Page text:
Nick Santora graduated from Columbia Law School in 1996 and practiced law full-time in New York City until 2001, when his first screenplay won ‘Best Screenplay of the Competition’ at the New York International Independent Film Festival.
Since then, he has written for several television series including The Sopranos, Law & Order and The Guardian. From 2005 to 2009, he was writer/co-executive producer of the hit drama Prison Break, and is currently working on the second series of Breakout Kings. He lives in Los Angeles with his wife and daughter.
Circalit: So what prompted you to write a novel? Or is it something you’d always wanted to do?
Nick: I always wanted to write novels. I became a professional writer writing for TV – and then did film writing as well – but I had always thought growing up that a “real” writer wrote novels. I now know that is wrong: some of the best writing in the world is done in TV and film – just watch Boardwalk Empire. But I still had the desire to write a novel – something that was completely my own as opposed to a TV show, which is the wonderful end-product of collaboration of many. I’m glad I wrote my novels. It’s just another way to tell a story.
Circalit: You’re publishing two novels about lawyers, Fifteen Digits and Slip & Fall, at the same time. Which is your favorite and why?
Nick: Actually, SLIP FALL was published in the U.S. in 2007 and was a national bestseller but it was never released in paperback, which is what is happening now in April. Which is exciting because this release exposes the book to a whole new audience. FIFTEEN DIGITS, my second novel, is being released on April 24th though it can be pre-ordered right now online. But to pick a favorite is kind of impossible. SLIP & FALL, like most first novels, is more autobiographical than FIFTEEN DIGITS. But that doesn’t make it my favorite. I guess my answer is: Buy both and then email me and tell me which one is YOUR favorite!
Circalit: Both books are about legal and financial corruption, where did the interest come from? Did you have to do any research prior to writing?
Nick: I was a litigator for several years in New York before I began my writing career. Some of that time was spent practicing law in the Wall Street area specifically. It’s a world full of interesting characters – the honest and ethical work with, and walk amongst, the corruptible and immoral every day. The legal and financial worlds are wonderful places to set stories – there are stories on every corner – you don’t even have to look hard. And yes, I do some research, but I don’t need to do a ton when writing about New York or the law because I grew up in New York and the legal scene was such a huge part of my life for such a long time.
Circalit: Obviously there have been a lot of stories about insider trading, but in Fifteen Digits you focus on the blue collar workers instead. How did you come up with the idea of basing the book around the print room?
Nick: At a lot of these big law firms, there are lots of precautions taken with respect to insider training. You take insider trading seminars, required legal ethics courses, you learn about “Chinese Walls” which prevent lawyers working on certain possibly conflicting matters to even talk to each other, some cases are given secret code names, etc. All of this is done in the name of security and protection against certain information getting out into the wrong hands. And then, when all the work on these cases is done, it’s sent down to a printing office in the bowels of the fancy firm somewhere where a group of guys who barely graduated High School, if at all, copy and collate the documents for the lawyers. These guys have some of Wall Street’s most valuable data in their hands every day – they are some of the most powerful people in the financial industry and they don’t even know it!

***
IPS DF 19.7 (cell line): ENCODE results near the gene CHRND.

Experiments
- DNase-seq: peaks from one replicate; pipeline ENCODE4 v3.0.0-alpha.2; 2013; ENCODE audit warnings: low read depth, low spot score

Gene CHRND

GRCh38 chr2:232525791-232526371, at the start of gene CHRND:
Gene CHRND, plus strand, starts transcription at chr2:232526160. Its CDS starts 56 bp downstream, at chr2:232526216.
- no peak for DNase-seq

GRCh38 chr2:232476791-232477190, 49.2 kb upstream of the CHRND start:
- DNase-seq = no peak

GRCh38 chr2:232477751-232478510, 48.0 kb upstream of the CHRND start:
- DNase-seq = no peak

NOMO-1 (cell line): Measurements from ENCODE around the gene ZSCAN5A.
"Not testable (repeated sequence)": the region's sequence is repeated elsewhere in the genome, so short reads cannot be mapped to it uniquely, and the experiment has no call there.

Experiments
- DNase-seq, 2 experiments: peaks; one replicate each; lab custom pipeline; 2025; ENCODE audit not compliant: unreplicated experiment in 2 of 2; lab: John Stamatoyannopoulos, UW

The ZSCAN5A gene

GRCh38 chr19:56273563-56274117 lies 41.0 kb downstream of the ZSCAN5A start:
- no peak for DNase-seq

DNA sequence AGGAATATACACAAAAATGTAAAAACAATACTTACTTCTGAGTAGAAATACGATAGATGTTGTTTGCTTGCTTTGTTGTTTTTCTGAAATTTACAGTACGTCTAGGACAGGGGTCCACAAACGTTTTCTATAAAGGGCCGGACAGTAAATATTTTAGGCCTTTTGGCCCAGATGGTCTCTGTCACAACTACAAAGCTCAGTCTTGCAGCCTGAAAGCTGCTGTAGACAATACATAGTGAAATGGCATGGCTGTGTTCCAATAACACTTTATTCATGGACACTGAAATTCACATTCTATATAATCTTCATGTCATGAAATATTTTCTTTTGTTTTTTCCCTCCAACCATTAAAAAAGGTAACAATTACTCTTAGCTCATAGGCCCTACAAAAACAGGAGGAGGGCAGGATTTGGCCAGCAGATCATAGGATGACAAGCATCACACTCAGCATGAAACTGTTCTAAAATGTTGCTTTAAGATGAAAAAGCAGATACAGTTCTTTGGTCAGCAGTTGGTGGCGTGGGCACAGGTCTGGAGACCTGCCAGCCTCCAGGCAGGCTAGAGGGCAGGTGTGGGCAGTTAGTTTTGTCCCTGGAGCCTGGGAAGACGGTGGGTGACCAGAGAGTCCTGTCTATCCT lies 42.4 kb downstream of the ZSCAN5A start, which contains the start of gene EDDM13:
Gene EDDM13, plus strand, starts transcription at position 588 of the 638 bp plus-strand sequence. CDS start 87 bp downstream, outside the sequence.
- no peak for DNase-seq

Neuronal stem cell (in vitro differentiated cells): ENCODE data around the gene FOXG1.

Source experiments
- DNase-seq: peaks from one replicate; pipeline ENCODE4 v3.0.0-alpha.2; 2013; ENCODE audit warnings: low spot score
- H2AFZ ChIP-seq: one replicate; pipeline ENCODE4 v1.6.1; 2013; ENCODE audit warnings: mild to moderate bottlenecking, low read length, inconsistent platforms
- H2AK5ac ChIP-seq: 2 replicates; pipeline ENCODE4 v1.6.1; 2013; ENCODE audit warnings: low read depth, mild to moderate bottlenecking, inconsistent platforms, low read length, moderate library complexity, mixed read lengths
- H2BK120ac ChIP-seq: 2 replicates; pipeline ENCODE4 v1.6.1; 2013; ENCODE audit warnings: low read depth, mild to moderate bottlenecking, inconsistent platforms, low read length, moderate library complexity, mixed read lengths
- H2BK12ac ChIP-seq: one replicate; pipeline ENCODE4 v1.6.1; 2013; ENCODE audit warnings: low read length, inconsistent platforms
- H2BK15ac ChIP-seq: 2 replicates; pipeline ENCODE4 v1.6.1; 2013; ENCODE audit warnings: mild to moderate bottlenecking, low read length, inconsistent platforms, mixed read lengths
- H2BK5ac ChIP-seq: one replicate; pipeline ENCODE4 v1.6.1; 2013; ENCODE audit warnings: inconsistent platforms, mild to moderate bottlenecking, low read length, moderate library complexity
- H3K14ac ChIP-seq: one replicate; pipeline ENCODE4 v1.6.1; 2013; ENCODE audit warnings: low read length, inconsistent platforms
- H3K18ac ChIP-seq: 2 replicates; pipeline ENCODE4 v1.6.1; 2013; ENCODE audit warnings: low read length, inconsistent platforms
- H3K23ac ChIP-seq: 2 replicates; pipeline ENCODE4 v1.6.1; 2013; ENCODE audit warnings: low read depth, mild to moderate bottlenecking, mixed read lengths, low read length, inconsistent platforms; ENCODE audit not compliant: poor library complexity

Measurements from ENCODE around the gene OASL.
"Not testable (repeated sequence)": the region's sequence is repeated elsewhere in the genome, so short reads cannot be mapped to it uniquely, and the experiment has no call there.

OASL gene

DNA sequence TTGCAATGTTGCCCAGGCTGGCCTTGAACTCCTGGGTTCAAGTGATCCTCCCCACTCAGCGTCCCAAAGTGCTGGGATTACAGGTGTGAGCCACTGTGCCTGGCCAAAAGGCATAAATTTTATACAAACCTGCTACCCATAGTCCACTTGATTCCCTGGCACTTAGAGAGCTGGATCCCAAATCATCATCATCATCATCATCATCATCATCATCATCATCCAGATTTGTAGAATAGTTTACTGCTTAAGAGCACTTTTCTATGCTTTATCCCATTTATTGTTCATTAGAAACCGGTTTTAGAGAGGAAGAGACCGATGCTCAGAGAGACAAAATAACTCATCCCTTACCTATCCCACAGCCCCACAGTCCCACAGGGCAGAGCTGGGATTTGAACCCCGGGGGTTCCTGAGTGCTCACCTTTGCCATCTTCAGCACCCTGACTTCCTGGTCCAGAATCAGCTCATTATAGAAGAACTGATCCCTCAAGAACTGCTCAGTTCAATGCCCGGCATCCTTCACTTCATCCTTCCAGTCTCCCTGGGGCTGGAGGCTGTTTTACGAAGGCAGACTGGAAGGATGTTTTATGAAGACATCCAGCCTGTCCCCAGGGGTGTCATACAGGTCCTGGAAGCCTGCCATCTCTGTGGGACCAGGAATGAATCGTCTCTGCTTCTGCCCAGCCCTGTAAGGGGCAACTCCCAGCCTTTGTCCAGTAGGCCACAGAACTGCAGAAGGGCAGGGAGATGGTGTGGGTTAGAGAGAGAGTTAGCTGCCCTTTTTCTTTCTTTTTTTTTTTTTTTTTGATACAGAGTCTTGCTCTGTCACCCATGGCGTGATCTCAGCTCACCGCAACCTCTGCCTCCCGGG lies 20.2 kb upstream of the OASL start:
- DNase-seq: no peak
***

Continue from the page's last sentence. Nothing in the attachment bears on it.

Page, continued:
Circalit: Have you thought about turning either of them into a screenplay?
Nick: I've had offers on SLIP & FALL but I turned them down because I want to make it myself and direct it. It’s too personal a story to have a studio ruin it. My agents have been getting many incoming calls on FIFTEEN DIGITS but it’s still the early stages. But I’d only do it if I’m writing the screenplay and producing the film as well. That one I wouldn’t need to direct.
Circalit: What advice would you give to aspiring writers about the difference between writing a novel and a screenplay? Is building a plot line fundamentally different for novels and screenplays?
Nick: I’d say the plot lines are essentially the same and the golden rule is the same - Tell An Interesting Story.
Circalit: Did you learn anything about the craft of writing after working on a novel that you never really realized as a screenwriter?
Nick: It takes longer and when you’re done your neck hurts a heck of a lot more. (I have horrible posture when I write – I hunch over the keyboard like it owes me money and I pound on the keys like a gorilla).
Circalit: What are you working on at the moment?
Nick Trying to lose some weight … oh, you mean writing! I’m working on a feature film about a man on Death Row and something amazing that happens to him. It’s called KILLING YOUR NUMBER. I also am going to be writing a comedy feature film that I just sold with the great American comedian Adam Carolla – that’ll be fun.